By the same token, defendants will now seek to resist the application of the U.S. securities laws by attempting to argue that the transaction in question was “predominately foreign.” Which of course begs the question of what factors establish that something is “foreign” rather than “domestic,” and what degree of showing is required to establish that something is predominately foreign.
Perhaps these disputes can be avoided. The Second Circuit’s focus on the fundamental importance of avoiding extraterritorial application of the U.S. securities laws may prove a sufficient guiding principle that many line-drawing disputes can be avoided. Nevertheless, the groundwork seems to be set for future disputes about whether a plaintiff’s allegations have established the elements that are both “necessary” and “sufficient” to warrant the application of the U.S. securities laws.
An interesting final question is what the plaintiffs will do next. On the one hand, they could just go back to the district court and try their luck at amending their pleading to try to satisfy the Second Circuit’s standard. The Second Circuit’s opinion states that after the dust settled following Porsche’s disclosure that it was well on the way to acquiring control of VW, short sellers lost a total of $38.1 billion. The plaintiffs, whose losses constitute a part of that $38.1 billion, seem to have substantial financial incentives to try to take their fight to the U.S. Supreme Court. Given the U.S. Supreme Court’s propensity to take up securities cases in recent years, and given the magnitude of the changes that the Second Circuit’s formulation works on Morrison, the Supreme Court might well want to take up this case.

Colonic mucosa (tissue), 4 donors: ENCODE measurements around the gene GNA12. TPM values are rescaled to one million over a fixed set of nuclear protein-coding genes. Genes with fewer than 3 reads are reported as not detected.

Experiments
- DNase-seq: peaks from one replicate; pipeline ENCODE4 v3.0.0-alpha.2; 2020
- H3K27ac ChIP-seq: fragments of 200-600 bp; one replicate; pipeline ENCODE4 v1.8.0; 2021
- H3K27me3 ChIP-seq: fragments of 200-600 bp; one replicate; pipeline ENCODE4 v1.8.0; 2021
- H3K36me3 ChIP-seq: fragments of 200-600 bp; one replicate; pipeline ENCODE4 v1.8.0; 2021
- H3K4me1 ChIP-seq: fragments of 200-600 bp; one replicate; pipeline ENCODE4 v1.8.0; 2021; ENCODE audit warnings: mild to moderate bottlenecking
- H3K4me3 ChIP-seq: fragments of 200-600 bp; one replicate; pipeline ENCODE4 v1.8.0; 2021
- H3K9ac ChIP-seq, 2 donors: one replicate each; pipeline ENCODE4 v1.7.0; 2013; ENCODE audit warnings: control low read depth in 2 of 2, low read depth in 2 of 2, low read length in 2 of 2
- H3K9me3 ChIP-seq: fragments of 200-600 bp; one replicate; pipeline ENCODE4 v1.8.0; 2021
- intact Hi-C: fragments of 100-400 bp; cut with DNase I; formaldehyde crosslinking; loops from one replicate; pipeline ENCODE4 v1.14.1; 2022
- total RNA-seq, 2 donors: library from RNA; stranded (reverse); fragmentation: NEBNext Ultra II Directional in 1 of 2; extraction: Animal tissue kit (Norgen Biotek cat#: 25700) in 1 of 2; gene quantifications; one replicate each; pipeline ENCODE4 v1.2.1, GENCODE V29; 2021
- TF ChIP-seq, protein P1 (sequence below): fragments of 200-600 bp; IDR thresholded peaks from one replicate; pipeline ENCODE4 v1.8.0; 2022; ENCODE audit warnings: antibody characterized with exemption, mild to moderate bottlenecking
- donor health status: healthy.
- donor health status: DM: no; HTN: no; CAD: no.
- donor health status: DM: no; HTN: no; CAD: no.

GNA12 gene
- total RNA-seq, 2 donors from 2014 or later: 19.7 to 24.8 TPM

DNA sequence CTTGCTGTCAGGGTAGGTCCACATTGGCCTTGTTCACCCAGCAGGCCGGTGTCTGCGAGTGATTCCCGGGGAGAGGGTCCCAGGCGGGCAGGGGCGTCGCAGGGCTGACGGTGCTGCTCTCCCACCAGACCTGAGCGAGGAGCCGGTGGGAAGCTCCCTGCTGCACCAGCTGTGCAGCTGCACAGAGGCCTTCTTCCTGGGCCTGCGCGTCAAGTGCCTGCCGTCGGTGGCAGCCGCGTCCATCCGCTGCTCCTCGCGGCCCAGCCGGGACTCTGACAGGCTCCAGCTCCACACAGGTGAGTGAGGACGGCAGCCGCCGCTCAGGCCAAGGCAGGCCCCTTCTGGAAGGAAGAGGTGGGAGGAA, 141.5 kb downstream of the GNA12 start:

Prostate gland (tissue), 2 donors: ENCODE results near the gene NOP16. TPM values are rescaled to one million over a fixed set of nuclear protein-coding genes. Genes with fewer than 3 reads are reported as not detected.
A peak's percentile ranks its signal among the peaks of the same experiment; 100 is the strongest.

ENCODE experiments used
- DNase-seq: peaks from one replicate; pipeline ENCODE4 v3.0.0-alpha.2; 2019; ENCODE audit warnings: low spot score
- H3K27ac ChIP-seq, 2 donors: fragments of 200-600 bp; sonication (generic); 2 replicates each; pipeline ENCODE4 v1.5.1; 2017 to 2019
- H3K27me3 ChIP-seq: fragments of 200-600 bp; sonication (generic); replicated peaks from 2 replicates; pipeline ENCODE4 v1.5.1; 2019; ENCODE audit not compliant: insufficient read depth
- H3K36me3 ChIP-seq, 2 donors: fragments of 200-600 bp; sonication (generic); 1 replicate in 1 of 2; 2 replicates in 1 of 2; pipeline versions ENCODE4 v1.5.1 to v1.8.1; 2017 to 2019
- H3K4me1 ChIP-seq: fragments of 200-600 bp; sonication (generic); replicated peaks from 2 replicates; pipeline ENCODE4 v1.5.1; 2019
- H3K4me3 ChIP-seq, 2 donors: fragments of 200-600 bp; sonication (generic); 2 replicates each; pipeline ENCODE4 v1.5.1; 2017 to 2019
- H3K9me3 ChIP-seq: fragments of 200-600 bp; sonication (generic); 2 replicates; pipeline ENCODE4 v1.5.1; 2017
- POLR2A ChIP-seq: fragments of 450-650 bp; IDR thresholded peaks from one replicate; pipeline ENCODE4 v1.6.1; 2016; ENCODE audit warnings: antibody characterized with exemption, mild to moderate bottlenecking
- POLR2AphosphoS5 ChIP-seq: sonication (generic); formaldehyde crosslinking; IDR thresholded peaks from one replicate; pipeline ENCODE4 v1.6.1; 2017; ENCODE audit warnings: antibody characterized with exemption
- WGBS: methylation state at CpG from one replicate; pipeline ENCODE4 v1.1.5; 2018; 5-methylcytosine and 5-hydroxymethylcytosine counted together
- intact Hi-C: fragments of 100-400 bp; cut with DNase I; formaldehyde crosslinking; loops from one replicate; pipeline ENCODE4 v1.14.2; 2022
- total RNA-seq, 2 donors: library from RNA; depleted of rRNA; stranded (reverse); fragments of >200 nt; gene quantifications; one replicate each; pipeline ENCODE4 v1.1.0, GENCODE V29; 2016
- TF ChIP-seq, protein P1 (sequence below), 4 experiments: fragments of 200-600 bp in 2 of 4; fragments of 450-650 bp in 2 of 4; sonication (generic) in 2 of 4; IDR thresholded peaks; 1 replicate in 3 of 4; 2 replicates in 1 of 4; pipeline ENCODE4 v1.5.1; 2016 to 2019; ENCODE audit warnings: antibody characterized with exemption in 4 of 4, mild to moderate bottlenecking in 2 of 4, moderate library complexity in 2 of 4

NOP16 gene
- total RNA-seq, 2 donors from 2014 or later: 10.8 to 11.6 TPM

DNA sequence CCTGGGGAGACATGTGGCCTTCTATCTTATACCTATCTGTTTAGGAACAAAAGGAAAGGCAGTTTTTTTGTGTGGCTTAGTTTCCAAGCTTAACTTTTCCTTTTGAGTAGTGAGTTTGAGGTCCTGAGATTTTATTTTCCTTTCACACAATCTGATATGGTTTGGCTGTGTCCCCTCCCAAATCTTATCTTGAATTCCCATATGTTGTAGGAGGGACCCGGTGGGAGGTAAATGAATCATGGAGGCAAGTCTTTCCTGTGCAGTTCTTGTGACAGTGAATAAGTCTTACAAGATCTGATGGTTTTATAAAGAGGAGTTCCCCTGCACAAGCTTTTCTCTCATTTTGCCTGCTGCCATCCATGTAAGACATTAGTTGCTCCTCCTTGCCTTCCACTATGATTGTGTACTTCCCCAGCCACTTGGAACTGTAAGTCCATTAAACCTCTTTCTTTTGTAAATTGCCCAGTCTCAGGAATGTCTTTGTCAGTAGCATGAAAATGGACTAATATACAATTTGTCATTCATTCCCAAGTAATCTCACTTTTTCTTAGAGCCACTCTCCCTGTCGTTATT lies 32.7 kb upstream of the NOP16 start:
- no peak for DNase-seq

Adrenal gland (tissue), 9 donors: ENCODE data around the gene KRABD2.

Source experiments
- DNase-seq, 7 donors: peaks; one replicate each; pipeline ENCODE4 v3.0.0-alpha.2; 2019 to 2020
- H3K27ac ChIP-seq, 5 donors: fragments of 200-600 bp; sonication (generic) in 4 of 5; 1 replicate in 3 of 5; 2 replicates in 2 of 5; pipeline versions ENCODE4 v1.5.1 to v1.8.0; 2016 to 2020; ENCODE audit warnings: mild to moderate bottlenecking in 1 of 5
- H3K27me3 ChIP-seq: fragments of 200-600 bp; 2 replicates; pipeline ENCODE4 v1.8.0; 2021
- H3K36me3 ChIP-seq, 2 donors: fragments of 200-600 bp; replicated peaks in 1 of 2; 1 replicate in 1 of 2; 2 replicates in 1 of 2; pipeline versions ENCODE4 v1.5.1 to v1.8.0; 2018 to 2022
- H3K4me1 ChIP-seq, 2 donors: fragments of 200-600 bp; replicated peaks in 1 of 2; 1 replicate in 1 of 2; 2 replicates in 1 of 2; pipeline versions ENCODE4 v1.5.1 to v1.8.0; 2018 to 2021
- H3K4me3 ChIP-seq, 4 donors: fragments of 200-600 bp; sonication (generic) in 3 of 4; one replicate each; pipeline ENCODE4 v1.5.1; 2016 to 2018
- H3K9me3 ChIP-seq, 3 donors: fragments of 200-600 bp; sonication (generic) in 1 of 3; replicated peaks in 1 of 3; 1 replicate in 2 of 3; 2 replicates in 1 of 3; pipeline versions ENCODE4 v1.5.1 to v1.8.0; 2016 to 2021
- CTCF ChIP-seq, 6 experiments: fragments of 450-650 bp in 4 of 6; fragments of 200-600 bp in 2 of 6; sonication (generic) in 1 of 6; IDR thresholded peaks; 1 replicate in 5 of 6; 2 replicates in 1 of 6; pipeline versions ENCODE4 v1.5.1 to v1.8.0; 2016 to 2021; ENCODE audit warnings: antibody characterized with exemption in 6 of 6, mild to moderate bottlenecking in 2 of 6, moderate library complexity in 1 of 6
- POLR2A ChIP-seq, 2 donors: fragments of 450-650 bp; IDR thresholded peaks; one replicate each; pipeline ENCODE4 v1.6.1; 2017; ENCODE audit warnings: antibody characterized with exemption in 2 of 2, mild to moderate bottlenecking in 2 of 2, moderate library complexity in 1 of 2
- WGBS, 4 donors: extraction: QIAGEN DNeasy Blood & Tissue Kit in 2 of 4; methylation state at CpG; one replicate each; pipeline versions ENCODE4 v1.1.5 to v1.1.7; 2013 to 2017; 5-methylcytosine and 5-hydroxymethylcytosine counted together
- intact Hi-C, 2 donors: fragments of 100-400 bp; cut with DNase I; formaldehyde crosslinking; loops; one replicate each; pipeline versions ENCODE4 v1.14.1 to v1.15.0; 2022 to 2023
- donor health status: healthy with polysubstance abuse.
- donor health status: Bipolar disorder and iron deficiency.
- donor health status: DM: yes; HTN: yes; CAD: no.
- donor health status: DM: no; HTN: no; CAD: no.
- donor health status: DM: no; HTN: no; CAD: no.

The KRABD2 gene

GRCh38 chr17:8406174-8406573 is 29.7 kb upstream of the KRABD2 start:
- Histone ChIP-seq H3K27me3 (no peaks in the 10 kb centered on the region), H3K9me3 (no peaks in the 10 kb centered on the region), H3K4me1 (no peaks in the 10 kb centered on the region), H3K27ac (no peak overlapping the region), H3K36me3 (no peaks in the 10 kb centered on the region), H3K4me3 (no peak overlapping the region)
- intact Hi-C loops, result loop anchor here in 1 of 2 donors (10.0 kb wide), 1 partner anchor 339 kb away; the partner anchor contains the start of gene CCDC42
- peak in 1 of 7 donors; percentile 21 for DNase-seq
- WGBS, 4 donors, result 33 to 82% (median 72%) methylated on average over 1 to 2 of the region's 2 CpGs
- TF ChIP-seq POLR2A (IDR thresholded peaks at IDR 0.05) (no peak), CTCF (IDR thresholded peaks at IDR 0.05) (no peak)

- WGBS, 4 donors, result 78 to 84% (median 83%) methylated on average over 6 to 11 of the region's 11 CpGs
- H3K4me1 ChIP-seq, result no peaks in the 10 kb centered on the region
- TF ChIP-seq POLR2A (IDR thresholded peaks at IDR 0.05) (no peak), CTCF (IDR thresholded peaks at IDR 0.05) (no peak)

The Porsche case presented difficult issues. Based on Morrison, the Second Circuit was correctly concerned about the possible extraterritorial application of the U.S. securities laws. Nevertheless, the basis of its decision could provide fodder for protracted battles as other courts struggle to determine what factors are “sufficient” to warrant the application of the U.S. securities laws.
Interruption in the Publication Schedule: Due to my overseas business travel obligations, there will be an interruption in The D&O Diary’s publication schedule over the next several days. The regular publication schedule will resume upon my return at the end of next week.